Thursday, Jul 18, 2019
HomeBusinessNever content being ‘just a banker’

Never content being ‘just a banker’

INDUSTRY POSITION: Asst. Vice President, Internal Audit & Credit Inspection, Commonwealth Bank Limited

 Award: BFSB “Professional of the Year” 2011


What attracted you to the sector? How long have you been involved in financial services?

I did not even plan to be a banker. After finishing one year in 6th Form doing “A Levels” at St. John’s College I decided that I wanted to get a job (some would say start a career) so I filled out applications for a few organizations including Scotiabank. After receiving several responses I accepted the offer to join Scotiatrust.

I have been in the industry now for over 35 years having been hired July 26, 1976.


What keeps you motivated?

Teaching and developing people and learning new things. I find that we can all learn something each day by just listening to those around us. Also I do not believe that I have done all that I can as a banker as there are still some challenges out there that I would wish to get my arms around.


Why do you think you have been successful?

I guess I have never been content with being “just a banker”. I always had a desire to work harder and smarter than everyone. I fed off those around me and used this to acquire as much knowledge of every aspect of banking available to me then I took every opportunity to pass this knowledge on to my colleagues. And the truth of the matter is I have always had good people around me who helped me to get better.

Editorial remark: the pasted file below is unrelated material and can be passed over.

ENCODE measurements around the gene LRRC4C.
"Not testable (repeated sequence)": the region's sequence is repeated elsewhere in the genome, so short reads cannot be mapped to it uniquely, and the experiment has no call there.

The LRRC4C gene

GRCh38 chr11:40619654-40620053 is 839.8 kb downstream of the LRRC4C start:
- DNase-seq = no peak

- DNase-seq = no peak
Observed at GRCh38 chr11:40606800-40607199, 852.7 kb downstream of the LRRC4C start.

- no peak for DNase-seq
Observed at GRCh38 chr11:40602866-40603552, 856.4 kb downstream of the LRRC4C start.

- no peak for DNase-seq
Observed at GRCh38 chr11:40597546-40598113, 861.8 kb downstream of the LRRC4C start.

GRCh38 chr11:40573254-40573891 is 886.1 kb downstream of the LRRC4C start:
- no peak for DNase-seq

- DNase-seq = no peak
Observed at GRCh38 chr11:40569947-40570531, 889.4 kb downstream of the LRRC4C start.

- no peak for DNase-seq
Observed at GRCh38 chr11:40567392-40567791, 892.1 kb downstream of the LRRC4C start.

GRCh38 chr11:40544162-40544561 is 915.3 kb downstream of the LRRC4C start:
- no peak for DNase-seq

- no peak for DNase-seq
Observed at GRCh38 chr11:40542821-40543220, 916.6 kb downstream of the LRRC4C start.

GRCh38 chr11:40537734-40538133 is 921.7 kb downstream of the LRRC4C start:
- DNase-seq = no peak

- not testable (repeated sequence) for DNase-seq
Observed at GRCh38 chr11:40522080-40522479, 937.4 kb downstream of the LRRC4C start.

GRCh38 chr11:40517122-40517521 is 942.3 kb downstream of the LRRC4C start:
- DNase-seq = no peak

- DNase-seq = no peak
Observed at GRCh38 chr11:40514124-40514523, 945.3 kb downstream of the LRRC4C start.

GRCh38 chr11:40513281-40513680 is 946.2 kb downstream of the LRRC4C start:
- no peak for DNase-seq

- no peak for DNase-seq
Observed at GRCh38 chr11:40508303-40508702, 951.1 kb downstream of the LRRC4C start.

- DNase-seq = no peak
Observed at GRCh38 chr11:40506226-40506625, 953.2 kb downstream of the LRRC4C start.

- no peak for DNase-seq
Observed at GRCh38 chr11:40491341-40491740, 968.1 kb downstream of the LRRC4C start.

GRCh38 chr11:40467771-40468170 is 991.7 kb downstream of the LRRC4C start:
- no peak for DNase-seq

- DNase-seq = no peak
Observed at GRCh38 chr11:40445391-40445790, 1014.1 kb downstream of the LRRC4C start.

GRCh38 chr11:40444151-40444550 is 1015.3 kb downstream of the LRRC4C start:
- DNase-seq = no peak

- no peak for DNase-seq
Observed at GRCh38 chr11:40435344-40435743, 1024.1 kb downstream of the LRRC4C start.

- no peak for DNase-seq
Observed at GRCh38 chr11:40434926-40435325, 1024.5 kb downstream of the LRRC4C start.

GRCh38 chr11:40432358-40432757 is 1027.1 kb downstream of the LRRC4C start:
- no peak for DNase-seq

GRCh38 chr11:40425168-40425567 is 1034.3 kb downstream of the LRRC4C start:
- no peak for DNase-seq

What qualifications do you feel are the most useful in helping you perform in the sector?

Academic qualifications are always useful and important, however, I believe that the ability to manage people and to yourself have the capacity to learn are the two most important prerequisites to maximize your performance in the financial industry.


What has been the biggest challenge in your career? How did you overcome it?

The biggest challenge has been managing people in a consistent and fair manner and fair is not necessarily what you deem to be fair … but what those around you perceive to be fair.

I believe that I have overcome this by creating an atmosphere of constant communication of the expectations of the organization and my personal expectations of each individual and in so doing I also get an opportunity to discuss consequences and rewards/recognition. This formula when coupled with consistency eliminates fear and surprises resulting in all staff always “being on the same page”.

What advice would you give young people just starting out in the industry?

Take every opportunity to acquire as much knowledge about all aspects of the industry as is available to you while at the same time remembering that your success will more than likely depend on your behavioral competencies (attitude) rather than your functional capacities. Something I have always said to my staff: It is far better to be qualified for a job and not get it than to get a job that you are not qualified to do.

Electronic monitorin
Mark Finlayson sets